Canine Seborrheic Dermatitis

Primary seborrheic dermatitis often shows up early in your dog's life. Images

You thought your dog just had a bad case of dandruff and body odor. But, no matter how many times you gave him a bath, the smell just wouldn’t go away and he wouldn’t stop scratching. After you noticed red, irritated skin, a visit to the veterinarian confirmed seborrheic dermatitis. While the condition can be genetic, it's often the result of an underlying condition.

Types of Seborrheic Dermatitis

Seborrheic dermatitis is a condition caused by an overproduction of sebum in the sebaceous glands. It's broken down into four different classifications. The first two look at the type of flakes caused by the condition. In seborrhea sicca, the flakes are dry, while seborrhea oleosa causes oily flakes and buildup. In most cases of seborrheic dermatitis, a dog experiences a mixture of both. The other two classifications look at the cause. Seborrheic dermatitis can be a primary condition with no underlying cause -- idiopathic seborrhea -- or secondary seborrhea resulting from an underlying condition.


The most common symptom of seborrheic dermatitis is flaky skin, similar to dandruff. Other symptoms include scaly skin, a greasy coat, inflammation, brittle nails and, in cases of seborrhea oleosa, a foul smell and clumps of a greasy substance in the ears, armpits and around the ankles.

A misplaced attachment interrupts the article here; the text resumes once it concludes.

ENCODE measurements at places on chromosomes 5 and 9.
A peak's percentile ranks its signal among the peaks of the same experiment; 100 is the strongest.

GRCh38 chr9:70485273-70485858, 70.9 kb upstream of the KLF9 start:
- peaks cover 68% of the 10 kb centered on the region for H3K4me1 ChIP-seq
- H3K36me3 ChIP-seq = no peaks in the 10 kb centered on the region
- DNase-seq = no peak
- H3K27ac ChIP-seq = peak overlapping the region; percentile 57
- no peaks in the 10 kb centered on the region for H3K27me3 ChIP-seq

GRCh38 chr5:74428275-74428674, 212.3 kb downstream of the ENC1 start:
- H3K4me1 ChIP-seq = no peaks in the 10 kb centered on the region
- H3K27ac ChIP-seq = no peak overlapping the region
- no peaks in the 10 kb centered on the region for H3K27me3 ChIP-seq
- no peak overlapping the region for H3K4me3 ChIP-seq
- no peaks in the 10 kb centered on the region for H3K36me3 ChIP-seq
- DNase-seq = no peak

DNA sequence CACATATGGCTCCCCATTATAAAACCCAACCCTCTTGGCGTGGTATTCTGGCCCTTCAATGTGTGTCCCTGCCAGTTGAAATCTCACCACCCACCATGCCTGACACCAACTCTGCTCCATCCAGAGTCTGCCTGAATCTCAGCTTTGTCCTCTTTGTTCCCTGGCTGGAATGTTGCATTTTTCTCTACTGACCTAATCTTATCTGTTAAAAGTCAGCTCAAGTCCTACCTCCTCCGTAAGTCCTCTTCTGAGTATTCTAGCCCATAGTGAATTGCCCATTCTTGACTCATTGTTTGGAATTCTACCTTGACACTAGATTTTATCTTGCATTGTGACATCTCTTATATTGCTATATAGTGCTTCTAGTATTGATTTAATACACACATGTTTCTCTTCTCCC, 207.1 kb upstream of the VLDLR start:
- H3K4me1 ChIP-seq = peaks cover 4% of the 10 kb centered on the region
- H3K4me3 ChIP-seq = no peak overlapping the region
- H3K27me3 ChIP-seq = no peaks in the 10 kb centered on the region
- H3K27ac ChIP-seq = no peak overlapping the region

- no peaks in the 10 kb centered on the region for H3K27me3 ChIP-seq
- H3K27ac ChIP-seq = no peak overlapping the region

Primary seborrheic dermatitis is a genetic condition with no underlying cause. Secondary seborrheic dermatitis often occurs as the result of hormonal imbalances, parasites, fungal infections, allergies, diets low in omega-3 fatty acids, obesity and poor grooming.

Genetic Predisposition

While secondary seborrheic dermatitis can affect any breed, primary seborrheic dermatitis is most often found in certain breeds. It develops in the first few years of life, progressing as the dog gets older. The most common breeds affected include American cocker spaniels, basset hounds, dachshunds, Dobermans, English springer spaniels, golden retrievers, German shepherds, Labrador retrievers, shar-peis and West Highland white terriers.

Typical Treatments

The treatment for seborrheic dermatitis depends on whether it's primary or secondary. In the case of secondary, treatment focuses on the underlying condition. Once the underlying condition is treated, the seborrheic dermatitis symptoms resolve. There is no specific treatment designed to cure primary cases, however; treatments focus on managing the condition. They include omega-3 fatty acid supplements, antiseborrheic shampoos and a variety of oral medications. In cases where secondary infections develop, antibiotics may be necessary.